I have such a love/hate relationship with Thai Airways. On one hand, they have a great hard product on their A380s, Boeing 777-300ERs and 787-8 Dreamliners and their ground services at Bangkok International Airport are absolutely amazing. First Class passengers are treated like royalty with private rides to and from the gates, buggy transports, personal escorts to and from the lounge and hour long spa services at the Royal Orchid Spa. Heck, even Thai Airways Business Class passengers are allowed in the spa and are given 30 minute spa treatments. For premium cabin passengers, their ground experience is top notch and there really is no better way to fly through Asia.
But on the other hand, unless you are flying one of their newer aircraft, their in-flight experience is truly lacking and will leave you longing for a lot more. Only a handful of their planes are equipped with their new hard products and the majority of their fleet is still equipped with angled-recliner Business Class seats and older First Class seats. And with no plans to update their existing fleet, Thai Airways leaves a lot to be desired in the air. Thai Airways Business Class flight on an aging Boeing 777-200 was not the best in-flight experience.
Thai Airways Business Class Review
Flight: TG 491
Aircraft: Boeing 777-200
Bangkok (BKK) to Auckland (AKL)
Depart: 6:45 PM on Tuesday (6:57 PM actual)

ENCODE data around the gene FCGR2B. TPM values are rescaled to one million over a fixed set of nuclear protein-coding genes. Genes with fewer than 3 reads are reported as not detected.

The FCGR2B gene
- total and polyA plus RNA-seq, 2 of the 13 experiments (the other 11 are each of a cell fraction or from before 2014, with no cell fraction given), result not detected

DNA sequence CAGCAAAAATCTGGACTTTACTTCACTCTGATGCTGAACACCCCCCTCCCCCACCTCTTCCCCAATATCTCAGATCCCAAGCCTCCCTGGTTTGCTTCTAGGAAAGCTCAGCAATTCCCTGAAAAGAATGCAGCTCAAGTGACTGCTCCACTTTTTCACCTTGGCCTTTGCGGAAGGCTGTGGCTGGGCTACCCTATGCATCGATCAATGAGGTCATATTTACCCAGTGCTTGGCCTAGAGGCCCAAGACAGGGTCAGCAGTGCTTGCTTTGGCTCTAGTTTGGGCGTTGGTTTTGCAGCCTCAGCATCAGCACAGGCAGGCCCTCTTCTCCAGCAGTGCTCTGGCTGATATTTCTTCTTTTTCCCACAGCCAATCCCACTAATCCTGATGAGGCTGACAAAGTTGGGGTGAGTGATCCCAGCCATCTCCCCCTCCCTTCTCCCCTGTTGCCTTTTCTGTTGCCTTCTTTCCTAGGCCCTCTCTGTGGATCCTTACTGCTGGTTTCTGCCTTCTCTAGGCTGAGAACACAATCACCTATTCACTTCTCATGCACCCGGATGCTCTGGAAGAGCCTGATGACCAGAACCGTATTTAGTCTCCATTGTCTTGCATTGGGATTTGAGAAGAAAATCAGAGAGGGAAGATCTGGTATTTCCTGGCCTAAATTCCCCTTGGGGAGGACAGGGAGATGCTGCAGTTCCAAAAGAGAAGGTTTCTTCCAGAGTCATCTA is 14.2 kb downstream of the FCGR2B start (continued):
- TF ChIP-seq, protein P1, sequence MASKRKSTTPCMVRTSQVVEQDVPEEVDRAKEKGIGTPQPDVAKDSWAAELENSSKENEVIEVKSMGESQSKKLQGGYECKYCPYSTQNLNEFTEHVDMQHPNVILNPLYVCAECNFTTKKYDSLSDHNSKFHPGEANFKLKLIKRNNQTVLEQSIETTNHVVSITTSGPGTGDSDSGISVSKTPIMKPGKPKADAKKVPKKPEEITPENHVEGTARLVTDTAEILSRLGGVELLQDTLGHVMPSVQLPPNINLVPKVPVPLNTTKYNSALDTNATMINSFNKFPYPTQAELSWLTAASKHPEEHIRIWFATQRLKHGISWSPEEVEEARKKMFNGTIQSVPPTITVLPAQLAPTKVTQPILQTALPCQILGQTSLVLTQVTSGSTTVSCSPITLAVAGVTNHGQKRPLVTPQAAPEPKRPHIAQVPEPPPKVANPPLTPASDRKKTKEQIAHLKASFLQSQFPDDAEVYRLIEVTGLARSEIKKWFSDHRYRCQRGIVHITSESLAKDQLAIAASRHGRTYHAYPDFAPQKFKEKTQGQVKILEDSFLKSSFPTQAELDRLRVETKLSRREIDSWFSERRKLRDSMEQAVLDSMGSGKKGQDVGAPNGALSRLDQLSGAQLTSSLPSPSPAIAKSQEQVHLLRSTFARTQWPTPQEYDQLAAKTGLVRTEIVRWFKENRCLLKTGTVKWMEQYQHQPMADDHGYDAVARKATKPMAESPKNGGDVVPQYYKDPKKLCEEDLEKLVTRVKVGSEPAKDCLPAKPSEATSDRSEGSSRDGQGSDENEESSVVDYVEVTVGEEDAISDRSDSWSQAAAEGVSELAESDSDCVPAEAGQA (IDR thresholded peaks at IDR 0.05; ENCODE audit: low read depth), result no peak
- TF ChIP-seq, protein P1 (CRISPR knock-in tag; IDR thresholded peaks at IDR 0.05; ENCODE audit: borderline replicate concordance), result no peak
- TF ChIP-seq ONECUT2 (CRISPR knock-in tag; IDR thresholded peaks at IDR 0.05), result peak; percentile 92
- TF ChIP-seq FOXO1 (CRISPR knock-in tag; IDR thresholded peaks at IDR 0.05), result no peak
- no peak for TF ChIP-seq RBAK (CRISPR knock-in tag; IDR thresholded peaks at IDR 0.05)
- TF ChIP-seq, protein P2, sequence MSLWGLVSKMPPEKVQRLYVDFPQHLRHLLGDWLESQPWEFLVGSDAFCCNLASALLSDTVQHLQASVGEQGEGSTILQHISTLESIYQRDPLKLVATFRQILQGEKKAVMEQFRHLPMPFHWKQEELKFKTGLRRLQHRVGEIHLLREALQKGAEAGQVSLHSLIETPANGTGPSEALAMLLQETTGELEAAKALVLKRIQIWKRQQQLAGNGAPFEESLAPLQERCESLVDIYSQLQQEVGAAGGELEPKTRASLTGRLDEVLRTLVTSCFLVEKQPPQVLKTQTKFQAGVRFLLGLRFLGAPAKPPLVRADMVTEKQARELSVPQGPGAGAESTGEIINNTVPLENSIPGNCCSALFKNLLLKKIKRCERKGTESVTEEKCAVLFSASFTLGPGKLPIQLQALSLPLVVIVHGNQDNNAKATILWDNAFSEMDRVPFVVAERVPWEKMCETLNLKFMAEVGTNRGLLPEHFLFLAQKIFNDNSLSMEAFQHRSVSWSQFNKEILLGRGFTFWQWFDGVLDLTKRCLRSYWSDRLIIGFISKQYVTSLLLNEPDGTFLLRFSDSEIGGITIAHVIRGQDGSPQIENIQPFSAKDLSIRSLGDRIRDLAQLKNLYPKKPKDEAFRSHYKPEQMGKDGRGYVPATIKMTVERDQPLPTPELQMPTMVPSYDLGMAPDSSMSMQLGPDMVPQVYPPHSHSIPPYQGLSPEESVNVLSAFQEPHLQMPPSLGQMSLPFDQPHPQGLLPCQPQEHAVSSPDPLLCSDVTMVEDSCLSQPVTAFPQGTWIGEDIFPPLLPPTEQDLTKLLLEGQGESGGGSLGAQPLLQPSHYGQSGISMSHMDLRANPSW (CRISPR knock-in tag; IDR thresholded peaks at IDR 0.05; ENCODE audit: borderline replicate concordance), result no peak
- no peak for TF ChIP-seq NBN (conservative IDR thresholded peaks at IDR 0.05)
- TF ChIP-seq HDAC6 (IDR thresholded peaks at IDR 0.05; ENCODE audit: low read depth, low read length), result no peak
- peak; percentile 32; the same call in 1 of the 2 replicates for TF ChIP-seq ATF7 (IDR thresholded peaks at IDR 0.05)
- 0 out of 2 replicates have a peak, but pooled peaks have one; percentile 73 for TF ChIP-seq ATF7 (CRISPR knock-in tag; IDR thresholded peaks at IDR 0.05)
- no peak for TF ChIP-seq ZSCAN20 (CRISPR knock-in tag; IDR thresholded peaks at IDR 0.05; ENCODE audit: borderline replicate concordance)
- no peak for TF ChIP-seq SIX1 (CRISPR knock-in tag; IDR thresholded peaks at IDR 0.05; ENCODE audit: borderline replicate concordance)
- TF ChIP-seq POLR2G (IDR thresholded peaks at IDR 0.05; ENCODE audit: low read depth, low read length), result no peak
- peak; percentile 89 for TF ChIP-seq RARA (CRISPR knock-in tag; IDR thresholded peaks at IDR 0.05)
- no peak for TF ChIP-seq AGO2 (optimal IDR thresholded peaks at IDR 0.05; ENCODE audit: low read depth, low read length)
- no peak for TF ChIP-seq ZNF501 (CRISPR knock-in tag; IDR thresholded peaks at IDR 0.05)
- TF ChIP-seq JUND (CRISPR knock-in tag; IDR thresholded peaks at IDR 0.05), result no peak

Arrive: 10:45 AM next day (10:50 AM actual)
Duration: 10hr 53mn
Seat: 14K Business Class
About 30 minutes prior to boarding time, I left the Thai Airways Royal Silk Lounge and made my way to my plane located at gate C5. I arrived at the gate with a few minutes to spare, took some pictures of the bird and waited for boarding to be called.
Boarding was delayed about 10 minutes and started with Business Class passengers and Star Alliance Gold members. Business Class passengers boarded the plane through door 1L and Economy Class passengers boarded through door 2L. Because there was no cross-cabin traffic, the boarding process was smooth and easy and allowed the flight attendants to greet each passenger, serve pre-departure drinks and assist with any other passenger needs. I presented my boarding pass to the flight attendant and was directed to my seat on the right side of the airplane. I set my stuff down and tried to take some pictures of the cabin before the plane filled up.
Thai Airways uses these Boeing 777-200s on their medium and long-haul routes. These aging wide-body jets are configured with a two class cabin: Royal Silk (Business Class) and Economy Class. Business Class is located in the pointy end of the plane and is configured with 30 angled-recliner seats. There are five rows of seats in a 2 x 2 x 2 layout. On this flight, the cabin was quite full with only a few seats unoccupied.